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“Thank you for your service” is a wonderful sentiment, and it can be a nice thing for civilians to say to active military personnel and veterans. Unfortunately, it often doesn’t get much deeper than that.
Despite most people having great respect for servicemen and -women, the current divide between military and civilian cultures is deep and often results in misunderstandings, said Arizona State University educators.
“The media is flooded with representations of veterans as either homeless ‘head cases,’ or as heroes who are placed on a pedestal. Both are shallow binary portrayals, rendering society unable to make space for conversation,” said Mark von Hagen, a history professor and the director of the Office for Veteran and Military Academic Engagement.
“‘Thank you for your service’ is a cheap, throwaway line, and it’s really not enough. It’s a meaningless gesture unless you follow it up with something more significant.”
Von Hagen and a group of ASU professors are proposing something very significant — the university’s first undergraduate certificate dedicated solely to the study of veterans, military culture and how it relates to society.
“Veterans, Society and Service” is a new 18-credit certificate program that is expected to launch in the fall, pending approval from the Arizona Board of Regents. Enrollment for two core courses, “Veterans, Society and Service: America’s Experience of Modern War” and “Representations and Self-Representations of Veterans in Media and the Arts,” will be offered next semester. Registration opened Feb. 22.
The Office for Veteran and Military Academic Engagement proposed this new field of academic study, which will be housed under ASU’s College of Liberal Arts and Sciences. It takes an interdisciplinary approach on new core tensions and deep-rooted issues regarding how the wider culture understands and supports today’s all-volunteer, post-9/11 military force in order to develop new bonds and understandings.
Thirteen faculty from nine ASU departments and schools and five community partnerships have committed for the first year of the certificate program. The project structure will be composed of four required courses, including an internship or capstone project, and electives. They are also hopeful that veterans are willing to share their experiences.
“We want veterans in our classes to enable them to be teachers while they are students,” said Nancy Dallett, a public historian and assistant director of the Office for Veteran and Military Academic Engagement. “It should be a mix of veterans and civilians so they get an idea of the ethos of the people who are serving or who have served our country.”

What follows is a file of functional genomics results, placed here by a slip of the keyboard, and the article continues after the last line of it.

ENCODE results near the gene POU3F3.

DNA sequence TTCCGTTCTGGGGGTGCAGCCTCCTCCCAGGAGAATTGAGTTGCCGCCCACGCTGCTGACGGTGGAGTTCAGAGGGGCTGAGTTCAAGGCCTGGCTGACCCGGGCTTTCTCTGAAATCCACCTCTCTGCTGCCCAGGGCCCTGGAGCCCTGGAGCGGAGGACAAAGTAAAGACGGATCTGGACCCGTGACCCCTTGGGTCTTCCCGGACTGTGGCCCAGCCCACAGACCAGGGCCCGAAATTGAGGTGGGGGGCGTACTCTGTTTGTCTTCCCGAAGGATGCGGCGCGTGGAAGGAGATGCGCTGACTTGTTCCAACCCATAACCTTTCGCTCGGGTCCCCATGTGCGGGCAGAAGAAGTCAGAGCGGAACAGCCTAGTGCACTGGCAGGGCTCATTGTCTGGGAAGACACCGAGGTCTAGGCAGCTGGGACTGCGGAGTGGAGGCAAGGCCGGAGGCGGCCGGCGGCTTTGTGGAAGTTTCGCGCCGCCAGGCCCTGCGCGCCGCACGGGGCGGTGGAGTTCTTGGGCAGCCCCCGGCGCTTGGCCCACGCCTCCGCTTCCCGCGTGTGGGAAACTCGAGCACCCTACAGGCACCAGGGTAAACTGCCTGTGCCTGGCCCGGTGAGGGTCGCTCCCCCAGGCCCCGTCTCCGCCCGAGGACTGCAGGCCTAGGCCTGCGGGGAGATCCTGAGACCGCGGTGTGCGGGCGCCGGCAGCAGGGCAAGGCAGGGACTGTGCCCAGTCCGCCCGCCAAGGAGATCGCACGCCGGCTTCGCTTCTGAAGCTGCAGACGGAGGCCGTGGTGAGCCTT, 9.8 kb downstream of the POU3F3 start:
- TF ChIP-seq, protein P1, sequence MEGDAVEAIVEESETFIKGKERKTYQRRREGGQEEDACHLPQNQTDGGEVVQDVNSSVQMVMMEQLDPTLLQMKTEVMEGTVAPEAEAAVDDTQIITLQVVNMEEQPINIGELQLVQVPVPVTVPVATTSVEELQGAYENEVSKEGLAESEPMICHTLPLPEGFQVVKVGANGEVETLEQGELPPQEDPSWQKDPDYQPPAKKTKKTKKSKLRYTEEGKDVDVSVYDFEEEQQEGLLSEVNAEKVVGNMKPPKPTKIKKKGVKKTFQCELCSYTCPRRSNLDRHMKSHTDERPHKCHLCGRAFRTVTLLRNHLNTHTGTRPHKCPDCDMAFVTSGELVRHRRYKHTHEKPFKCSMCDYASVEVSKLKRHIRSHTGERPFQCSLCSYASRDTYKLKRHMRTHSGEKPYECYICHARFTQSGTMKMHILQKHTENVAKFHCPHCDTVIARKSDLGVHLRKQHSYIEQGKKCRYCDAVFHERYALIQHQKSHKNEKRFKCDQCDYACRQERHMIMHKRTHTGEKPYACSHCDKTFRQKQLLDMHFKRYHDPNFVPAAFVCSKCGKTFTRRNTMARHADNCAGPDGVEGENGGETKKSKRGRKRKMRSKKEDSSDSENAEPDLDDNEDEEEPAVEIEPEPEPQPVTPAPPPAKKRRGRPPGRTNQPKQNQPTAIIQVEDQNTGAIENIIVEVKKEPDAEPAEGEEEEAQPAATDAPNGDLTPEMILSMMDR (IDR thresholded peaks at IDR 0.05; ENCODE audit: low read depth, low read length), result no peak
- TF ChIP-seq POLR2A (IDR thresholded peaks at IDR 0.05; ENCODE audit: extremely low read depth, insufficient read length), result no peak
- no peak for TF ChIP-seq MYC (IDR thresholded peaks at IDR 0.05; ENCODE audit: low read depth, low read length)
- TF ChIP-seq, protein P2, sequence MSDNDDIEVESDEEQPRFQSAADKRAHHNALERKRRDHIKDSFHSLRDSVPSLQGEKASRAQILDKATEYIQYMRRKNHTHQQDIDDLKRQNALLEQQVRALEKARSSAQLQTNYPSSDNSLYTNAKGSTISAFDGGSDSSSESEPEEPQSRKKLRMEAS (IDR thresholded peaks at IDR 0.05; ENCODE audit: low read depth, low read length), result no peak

She said the certificate program will combine the disciplines of history, literature, law, ethics, politics, psychology, sociology and the arts, preparing students with a transferable set of skills for careers in veterans’ affairs, public policy, politics, nonprofits, criminal justice, education, health care, business and even journalism.
“Many corporations today are initiating veteran hiring initiatives,” said Steve Borden, director of the Pat Tillman Veterans Center. “Veteran success in the workplace, retention of hired veterans as well as their career progression, is predicated upon developing a greater understanding of the difference between our military and civilian cultures.”
Census figures from 2015 and 2016 estimate there are now approximately 18.5 million veterans nationwide, 600,000 of whom reside in Arizona. ASU currently enrolls more than 7,300 active military, veterans and military family members, making the university a top choice and leader in enrollment among the nation’s most military-friendly schools.
When Suniya Luthar heard about the new offering, she felt it was a good match for her research on the subject of resilience. Luthar also wanted more interaction with veterans by teaching a course.
“Asking for help might be a big issue for some military personnel because it’s so ingrained in them to be strong, self-reliant and disciplined,” said Luthar, Foundation Professor of psychology at ASU and a professor emerita at Columbia University’s Teachers College. “We as educators, professors, staff and civilians don’t really understand how strongly some of these messages are internalized. It’s important that we are empathic, that we try and understand the complexities of this ‘way of life.’ And it is critical that we ensure reliable support because for military folk, like the rest of us who have been through trying times, resilience rests most fundamentally on relationships.”
Matthew Delmont, a professor of history and director of the School of Historical, Philosophical and Religious Studies, said he also wanted to give back to veterans.
“The United States has been at war for most of our students' lifetimes, yet fewer than 1 percent of Americans serve in the military,” said Delmont, who will be teaching a course on World War II. “Given this, it is crucially important that we support veteran students and that we make veterans studies a central part of the academic experience for many more ASU students.”
Von Hagen promised the coursework wouldn’t be stale or drab and would address issues such as civil-military relations, the role of the armed forces in a changing society in areas of class, gender, civil rights and LGBTQ issues. It will also pose questions such as: What are society’s obligations to veterans and families, and how do they transition through health care, higher education, employment and continued service?
“As a society we have an obligation to try and know and understand our veterans for what they have done for us,” von Hagen said. “Whatever their motives were for joining the military, it changes them and, in some cases, profoundly. Those who didn’t serve at least ought to acknowledge their service and hopefully do more in our capacity.”
Top photo by ASU